Archive for the ‘British current affairs’ Category


The local elections: definitely bad news for Labour – but maybe not that bad and certainly far from unique

May 10th, 2021 by Roger Darlington

As a lifelong member of the Labour Party, naturally I am extremely disappointed by the results of the elections held on Thursday. But I’m not despondent. The most dramatic result was the loss of a Parliamentary by-election in Hartlepool. This certainly underlines a loss of support in the north-east, but Hartlepool is a bit special. […]

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Some (brief) personal views on THAT interview

March 9th, 2021 by Roger Darlington

In my 72 years, I’ve never met a member of the British Royal Family and have never had any wish to do so. I don’t read the tabloid press so I’ve missed most of the gossip around the various royal personages. I’ve not seen one episode of “The Crown”. But I did watch the interview […]

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How large is the British House of Lords?

February 26th, 2021 by Roger Darlington

The House of Lords is the upper chamber in the British political system but the one with less authority. Its main roles are to revise legislation and keep a check on government by scrutinising its activities. Since 1911, its power to block “money bills” is limited to one month and its power to block other […]

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Covid: UK virus deaths exceed 100,000 since pandemic began

January 26th, 2021 by Roger Darlington

There are three main ways of calculating the death toll from coronavirus: those who died within 28 days of being tested positive for covid (the official government measure announced on the media each day); those who had the virus mentioned on their death certificate (a wider measure from the Office of National Statistics); and excess […]

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Just how deadly was 2020?

January 14th, 2021 by Roger Darlington

“Official statistics released on Tuesday showed 2020 was the deadliest year in England and Wales for more than a century. More than 608,000 people died last year, 81,653 of whom as a result of coronavirus. Deaths exceeded 600,000 for only the second time on record, and the toll was just behind that of 611,861 in 1918, […]

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How do the political systems of the United States and the United Kingdom compare with one another?

January 13th, 2021 by Roger Darlington

As the US House of Representatives considers a (second) impeachment of President Donald Trump, many are observing the procedures of the US Congressional system. The majority of visitors to this blog are British or American. So how do the political systems of the two nations compare? You can check out my comparison here. Elsewhere on […]

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The case for a wealth tax has never been stronger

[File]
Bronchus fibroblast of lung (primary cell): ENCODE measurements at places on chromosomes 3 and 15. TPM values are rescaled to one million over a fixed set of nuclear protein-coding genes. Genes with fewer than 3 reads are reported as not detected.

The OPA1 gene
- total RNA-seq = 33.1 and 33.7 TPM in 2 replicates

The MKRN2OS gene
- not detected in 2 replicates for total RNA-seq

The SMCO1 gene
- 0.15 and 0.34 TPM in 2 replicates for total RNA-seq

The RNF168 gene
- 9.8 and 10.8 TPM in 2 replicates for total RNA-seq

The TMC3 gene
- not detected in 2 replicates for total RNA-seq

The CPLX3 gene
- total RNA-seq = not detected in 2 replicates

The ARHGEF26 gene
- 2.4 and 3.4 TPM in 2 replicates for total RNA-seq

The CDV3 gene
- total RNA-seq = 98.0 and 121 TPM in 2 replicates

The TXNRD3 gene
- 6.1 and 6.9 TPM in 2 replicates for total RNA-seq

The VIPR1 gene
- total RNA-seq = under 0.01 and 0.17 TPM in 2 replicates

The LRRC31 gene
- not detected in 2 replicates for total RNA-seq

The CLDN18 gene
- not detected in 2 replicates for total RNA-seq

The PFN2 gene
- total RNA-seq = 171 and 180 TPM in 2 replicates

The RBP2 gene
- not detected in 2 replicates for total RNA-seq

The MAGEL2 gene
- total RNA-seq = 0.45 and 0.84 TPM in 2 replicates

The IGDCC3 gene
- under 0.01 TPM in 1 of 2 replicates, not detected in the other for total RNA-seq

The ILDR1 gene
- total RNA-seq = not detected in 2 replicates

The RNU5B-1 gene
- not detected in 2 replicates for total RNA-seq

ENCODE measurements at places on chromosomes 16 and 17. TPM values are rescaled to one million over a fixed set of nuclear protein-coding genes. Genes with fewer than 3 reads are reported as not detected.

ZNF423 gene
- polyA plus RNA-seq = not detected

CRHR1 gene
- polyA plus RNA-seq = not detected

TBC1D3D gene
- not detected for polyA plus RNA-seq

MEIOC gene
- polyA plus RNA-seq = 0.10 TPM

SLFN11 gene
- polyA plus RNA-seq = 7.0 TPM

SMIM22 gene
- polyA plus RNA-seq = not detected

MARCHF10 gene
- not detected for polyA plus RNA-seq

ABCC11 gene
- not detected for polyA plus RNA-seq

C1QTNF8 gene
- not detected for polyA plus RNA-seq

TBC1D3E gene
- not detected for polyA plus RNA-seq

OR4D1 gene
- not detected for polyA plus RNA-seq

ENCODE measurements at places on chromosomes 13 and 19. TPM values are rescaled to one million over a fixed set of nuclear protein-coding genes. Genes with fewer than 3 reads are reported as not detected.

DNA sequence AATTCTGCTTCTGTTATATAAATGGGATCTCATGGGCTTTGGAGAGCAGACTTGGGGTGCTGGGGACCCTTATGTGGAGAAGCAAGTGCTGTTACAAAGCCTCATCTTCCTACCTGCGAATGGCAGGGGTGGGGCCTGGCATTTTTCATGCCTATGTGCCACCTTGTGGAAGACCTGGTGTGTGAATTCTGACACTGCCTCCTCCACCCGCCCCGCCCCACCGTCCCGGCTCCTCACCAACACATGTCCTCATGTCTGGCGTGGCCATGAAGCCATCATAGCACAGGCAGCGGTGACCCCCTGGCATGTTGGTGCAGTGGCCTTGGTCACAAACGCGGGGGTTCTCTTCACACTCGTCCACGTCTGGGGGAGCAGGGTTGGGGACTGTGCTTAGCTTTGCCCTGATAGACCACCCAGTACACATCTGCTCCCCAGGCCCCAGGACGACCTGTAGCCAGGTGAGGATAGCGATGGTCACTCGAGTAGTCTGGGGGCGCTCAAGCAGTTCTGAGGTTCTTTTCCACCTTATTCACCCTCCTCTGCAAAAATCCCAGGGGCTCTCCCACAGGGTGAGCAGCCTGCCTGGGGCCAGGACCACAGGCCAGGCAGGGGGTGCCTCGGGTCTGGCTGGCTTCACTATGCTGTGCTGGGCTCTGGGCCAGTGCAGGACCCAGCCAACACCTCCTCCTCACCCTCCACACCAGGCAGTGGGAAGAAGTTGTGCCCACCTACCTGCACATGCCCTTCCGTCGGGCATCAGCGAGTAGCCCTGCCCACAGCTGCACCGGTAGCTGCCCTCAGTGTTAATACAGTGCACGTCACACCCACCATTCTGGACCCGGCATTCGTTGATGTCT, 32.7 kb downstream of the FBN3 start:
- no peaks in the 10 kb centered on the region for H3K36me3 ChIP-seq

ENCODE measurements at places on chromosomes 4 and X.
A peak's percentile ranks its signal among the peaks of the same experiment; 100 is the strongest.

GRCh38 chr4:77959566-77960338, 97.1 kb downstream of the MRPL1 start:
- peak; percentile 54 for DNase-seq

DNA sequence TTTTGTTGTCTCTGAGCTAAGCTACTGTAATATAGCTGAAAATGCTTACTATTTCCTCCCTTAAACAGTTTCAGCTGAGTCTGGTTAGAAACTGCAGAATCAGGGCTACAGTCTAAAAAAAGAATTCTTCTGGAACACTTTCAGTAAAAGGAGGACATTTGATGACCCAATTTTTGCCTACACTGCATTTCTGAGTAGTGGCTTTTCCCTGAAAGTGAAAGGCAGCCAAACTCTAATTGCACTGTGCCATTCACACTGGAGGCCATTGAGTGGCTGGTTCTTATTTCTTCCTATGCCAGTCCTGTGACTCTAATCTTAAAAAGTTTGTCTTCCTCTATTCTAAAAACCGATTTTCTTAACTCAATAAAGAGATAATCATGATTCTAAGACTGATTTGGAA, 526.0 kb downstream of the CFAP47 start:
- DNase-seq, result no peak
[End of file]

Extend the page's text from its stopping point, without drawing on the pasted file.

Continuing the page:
December 11th, 2020 by Roger Darlington

One of the most defining characteristics of my political philosophy is that we need to create a society with a fairer distribution of income, wealth and power because current levels of inequality are so damaging to life chances and social outcomes. There is a great deal of evidence to support this position in the book […]

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In both the USA and Britain, fair elections are under threat

September 2nd, 2020 by Roger Darlington

In the United States, the Federal Elections Commission (FEC) was formed in 1974 after the Watergate scandal to enforce the country‚Äôs new election spending laws and the campaign finance abuses of the presidential race two years earlier. The bipartisan, independent agency was designed to investigate potential cases of illegal campaign spending, issue advisory opinions where […]

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Let’s hear it for friendship – and then let’s tackle inequality

August 27th, 2020 by Roger Darlington

“Relationships matter so much because other people can be our best sources of security, comfort and cooperation or our worst rivals. Just as bad relationships are highly stressful, friendship is relaxing and restorative. We have evolved an extraordinary sensitivity to relationships, because getting them right has always been crucial to our survival.” This is an […]

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My review of “Why I’m No Longer Talking To White People About Race” by Reni Eddo-Lodge (2017)

August 14th, 2020 by Roger Darlington

The award-winning black novelist Bernardine Evaristo has described the title of this non-fiction work – the first by Eddo-Lodge – as “gloriously provocative” and “marketing gold”. The truth is, of course, that the whole book is a conversation with white and non-white readers, by a young black woman born in north London and raised by a Nigerian mother, […]

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